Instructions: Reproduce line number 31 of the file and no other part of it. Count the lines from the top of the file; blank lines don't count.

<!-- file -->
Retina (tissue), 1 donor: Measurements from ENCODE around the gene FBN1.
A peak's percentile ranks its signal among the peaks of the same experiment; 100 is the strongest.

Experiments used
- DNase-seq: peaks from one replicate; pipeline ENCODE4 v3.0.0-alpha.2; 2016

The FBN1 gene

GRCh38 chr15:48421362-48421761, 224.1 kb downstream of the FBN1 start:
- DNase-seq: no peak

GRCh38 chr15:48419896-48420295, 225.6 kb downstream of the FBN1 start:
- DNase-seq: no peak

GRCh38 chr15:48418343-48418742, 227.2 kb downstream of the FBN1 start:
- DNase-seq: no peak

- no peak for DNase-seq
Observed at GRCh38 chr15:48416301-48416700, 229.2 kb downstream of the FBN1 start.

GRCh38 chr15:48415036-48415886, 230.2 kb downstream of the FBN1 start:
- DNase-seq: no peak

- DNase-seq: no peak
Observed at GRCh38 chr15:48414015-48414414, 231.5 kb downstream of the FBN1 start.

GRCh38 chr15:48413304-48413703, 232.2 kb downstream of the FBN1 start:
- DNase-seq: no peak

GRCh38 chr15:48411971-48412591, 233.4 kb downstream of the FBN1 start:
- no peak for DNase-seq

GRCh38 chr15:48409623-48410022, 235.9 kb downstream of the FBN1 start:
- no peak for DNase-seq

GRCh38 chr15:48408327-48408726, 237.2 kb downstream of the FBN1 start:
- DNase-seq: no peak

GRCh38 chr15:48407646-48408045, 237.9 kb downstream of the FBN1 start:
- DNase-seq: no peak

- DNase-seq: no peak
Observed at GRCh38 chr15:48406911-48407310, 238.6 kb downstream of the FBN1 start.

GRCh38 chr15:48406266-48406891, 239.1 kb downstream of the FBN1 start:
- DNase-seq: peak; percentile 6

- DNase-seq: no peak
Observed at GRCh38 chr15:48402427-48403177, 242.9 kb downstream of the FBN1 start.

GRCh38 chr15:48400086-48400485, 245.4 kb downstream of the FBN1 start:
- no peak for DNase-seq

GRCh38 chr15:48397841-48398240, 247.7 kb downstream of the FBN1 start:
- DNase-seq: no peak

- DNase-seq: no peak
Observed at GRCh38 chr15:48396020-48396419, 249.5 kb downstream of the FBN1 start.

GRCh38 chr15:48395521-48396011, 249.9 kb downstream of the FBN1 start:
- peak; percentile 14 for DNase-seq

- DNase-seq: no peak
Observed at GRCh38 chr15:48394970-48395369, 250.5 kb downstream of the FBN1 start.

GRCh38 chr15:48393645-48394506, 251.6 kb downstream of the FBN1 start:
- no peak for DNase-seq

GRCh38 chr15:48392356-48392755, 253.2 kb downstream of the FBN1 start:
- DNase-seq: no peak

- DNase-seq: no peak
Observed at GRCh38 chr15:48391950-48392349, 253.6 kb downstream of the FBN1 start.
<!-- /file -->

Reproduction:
- DNase-seq: peak; percentile 6